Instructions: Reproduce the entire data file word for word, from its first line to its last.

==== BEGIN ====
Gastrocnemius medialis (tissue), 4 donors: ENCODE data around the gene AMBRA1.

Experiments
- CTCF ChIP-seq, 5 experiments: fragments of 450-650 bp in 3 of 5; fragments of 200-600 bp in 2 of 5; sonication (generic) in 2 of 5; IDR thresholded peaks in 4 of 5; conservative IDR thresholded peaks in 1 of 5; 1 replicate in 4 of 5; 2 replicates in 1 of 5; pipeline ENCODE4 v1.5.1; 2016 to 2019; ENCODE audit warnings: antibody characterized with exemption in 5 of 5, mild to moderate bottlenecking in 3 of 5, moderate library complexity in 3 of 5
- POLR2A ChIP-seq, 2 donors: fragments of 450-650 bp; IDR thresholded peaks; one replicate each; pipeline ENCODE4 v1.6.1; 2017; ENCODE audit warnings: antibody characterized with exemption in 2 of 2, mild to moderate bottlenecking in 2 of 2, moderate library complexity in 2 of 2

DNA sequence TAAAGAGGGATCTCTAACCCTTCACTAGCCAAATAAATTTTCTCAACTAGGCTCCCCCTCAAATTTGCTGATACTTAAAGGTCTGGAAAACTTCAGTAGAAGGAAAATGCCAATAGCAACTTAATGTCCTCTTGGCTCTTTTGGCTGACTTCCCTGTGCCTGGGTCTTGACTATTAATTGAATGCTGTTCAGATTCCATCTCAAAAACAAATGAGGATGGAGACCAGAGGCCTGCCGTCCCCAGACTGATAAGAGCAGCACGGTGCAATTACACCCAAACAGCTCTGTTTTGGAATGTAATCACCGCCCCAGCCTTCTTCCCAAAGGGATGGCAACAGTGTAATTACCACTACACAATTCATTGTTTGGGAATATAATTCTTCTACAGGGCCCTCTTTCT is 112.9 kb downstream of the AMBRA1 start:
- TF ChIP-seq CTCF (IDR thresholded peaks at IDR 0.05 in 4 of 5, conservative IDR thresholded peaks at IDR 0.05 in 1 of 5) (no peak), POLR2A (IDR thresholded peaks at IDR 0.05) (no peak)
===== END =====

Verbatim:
Gastrocnemius medialis (tissue), 4 donors: ENCODE data around the gene AMBRA1.

Experiments
- CTCF ChIP-seq, 5 experiments: fragments of 450-650 bp in 3 of 5; fragments of 200-600 bp in 2 of 5; sonication (generic) in 2 of 5; IDR thresholded peaks in 4 of 5; conservative IDR thresholded peaks in 1 of 5; 1 replicate in 4 of 5; 2 replicates in 1 of 5; pipeline ENCODE4 v1.5.1; 2016 to 2019; ENCODE audit warnings: antibody characterized with exemption in 5 of 5, mild to moderate bottlenecking in 3 of 5, moderate library complexity in 3 of 5
- POLR2A ChIP-seq, 2 donors: fragments of 450-650 bp; IDR thresholded peaks; one replicate each; pipeline ENCODE4 v1.6.1; 2017; ENCODE audit warnings: antibody characterized with exemption in 2 of 2, mild to moderate bottlenecking in 2 of 2, moderate library complexity in 2 of 2

DNA sequence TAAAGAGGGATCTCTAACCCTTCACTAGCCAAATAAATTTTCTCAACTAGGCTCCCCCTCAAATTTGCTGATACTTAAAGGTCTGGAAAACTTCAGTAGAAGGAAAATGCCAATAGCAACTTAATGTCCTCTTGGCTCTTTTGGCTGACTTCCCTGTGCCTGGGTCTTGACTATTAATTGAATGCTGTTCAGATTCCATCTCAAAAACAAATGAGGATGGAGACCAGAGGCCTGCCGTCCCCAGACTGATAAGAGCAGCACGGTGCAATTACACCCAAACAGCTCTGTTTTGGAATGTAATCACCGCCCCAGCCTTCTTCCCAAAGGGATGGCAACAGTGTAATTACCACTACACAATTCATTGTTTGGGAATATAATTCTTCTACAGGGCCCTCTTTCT is 112.9 kb downstream of the AMBRA1 start:
- TF ChIP-seq CTCF (IDR thresholded peaks at IDR 0.05 in 4 of 5, conservative IDR thresholded peaks at IDR 0.05 in 1 of 5) (no peak), POLR2A (IDR thresholded peaks at IDR 0.05) (no peak)